The SEC has won seven consecutive national titles, including back-to-back wins to cap the 2011 and 2012 seasons.
Luck can only take you so far in this game.
That’s why until someone steps forward and knocks the SEC off its perch, I’m all in on Alabama winning its third straight national title in 2013.
I’ve previously written that the SEC’s impressive run in the BCS was too good to be true. I foolishly believed that a team from one of the other power conferences would step forward and bring an end to the SEC’s tight grip on the title. Time and time again, the SEC’s powerhouse teams proved me wrong.
Well, no more. I’ve seen the light and you can count me as a true SEC believer.
I used to think it seemed unlikely the SEC’s ridiculous title streak could continue. I’ve learned my lesson. How could you ever doubt the SEC, especially with a team like Alabama at the top?
The program is led by perhaps one of the greatest coaches in college football, the team’s quarterback is possibly one of the greatest to play the game and the Crimson Tide play in one of the best conferences in the sport.
Alabama’s dominance starts with Nick Saban.
The Crimson Tide coach has the public appeal of a politician in an election year. Listen in on one of his press conferences and you feel like you are listening to someone who would thoroughly enjoy reading the phone book.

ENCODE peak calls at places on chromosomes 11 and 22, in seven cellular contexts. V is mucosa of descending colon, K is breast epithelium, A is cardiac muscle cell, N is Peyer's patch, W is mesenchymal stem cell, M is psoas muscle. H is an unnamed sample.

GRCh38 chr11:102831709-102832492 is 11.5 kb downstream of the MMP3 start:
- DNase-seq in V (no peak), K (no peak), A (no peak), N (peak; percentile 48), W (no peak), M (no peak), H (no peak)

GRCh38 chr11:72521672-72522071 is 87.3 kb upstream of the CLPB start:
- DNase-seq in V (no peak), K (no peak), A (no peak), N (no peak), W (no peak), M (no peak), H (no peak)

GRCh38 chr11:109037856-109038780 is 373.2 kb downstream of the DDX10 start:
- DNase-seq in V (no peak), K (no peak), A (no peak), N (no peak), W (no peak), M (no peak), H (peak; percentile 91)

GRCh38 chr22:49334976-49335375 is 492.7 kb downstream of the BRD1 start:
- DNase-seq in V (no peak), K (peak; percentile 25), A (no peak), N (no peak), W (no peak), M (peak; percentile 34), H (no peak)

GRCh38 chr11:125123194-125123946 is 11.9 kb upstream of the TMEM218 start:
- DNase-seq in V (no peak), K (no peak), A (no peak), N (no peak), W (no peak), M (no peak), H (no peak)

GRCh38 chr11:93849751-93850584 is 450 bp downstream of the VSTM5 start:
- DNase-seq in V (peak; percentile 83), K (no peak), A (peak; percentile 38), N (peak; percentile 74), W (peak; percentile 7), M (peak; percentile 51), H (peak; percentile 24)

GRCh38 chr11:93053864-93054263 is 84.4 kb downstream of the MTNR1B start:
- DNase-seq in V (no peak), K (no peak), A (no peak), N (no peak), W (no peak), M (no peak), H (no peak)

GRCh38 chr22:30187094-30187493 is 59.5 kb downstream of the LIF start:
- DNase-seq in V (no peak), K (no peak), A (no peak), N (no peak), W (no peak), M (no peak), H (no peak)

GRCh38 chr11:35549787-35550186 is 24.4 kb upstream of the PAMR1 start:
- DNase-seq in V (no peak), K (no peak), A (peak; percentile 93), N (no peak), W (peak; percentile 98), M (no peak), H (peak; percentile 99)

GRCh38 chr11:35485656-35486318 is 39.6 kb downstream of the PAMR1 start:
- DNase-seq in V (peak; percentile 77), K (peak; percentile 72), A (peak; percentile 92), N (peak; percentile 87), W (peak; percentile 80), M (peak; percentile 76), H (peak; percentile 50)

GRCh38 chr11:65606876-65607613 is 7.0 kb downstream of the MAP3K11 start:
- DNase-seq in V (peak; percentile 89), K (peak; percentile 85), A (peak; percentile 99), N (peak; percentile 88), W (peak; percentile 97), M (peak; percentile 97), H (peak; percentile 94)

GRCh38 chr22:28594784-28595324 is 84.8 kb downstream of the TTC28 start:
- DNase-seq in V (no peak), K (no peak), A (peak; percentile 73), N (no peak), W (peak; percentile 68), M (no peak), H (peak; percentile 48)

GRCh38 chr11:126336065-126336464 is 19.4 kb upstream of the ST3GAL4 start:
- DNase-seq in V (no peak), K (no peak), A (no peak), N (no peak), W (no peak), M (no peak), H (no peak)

There’s just something about him that most fans don’t like. Perhaps it’s the limited insight he provides about his team, making it clear he will only communicate with those who are in the Alabama inner circle. Or perhaps too many remember the way he ditched the LSU Tigers and Miami Dolphins, admonishing those who suggested he was leaving right up until both feet were firmly out the door.
My guess is it’s just because he coaches at Alabama.
Yet despite all of the animosity, you can’t argue with his results — four college football national championships. Last season, he became the first coach to win back-to-back national championships since Pete Carroll did so with USC back in 2003 and 2004. Legendary Nebraska coach Tom Osborne also accomplished the feat in 1994 and 1995.
Another championship this season would move Saban one step closer to catching legendary Alabama coach Bear Bryant, who leads all modern-day coaches with six titles.
However, it’s not all on Saban.
A big part of Alabama’s recent success is due to the hard work and sound decisions of its starting quarterback, AJ McCarron.
McCarron is everything that his counterpart at Texas A&M — Johnny Manziel — is not.
Confident, but not cocky, McCarron has been a model of consistency for the Crimson Tide. He’s the first quarterback to lead his team to back-to-back national championships in the BCS era. A third consecutive title — which is something that has never been done before — would arguably make McCarron one of the best quarterbacks to ever play the college game.
Then there’s the defense.
The old coaching mantra is that defense wins championship. Alabama is a perfect example of the philosophy.
The Crimson Tide have consistently fielded an elite defense, ranking among the top defensive teams in the country. Last season, Alabama led the nation in total defense, allowing a paltry 250 yards of offense per game. Despite losing several key defensive players to the NFL, Alabama always finds a way to plug in new playmakers and fill gaps.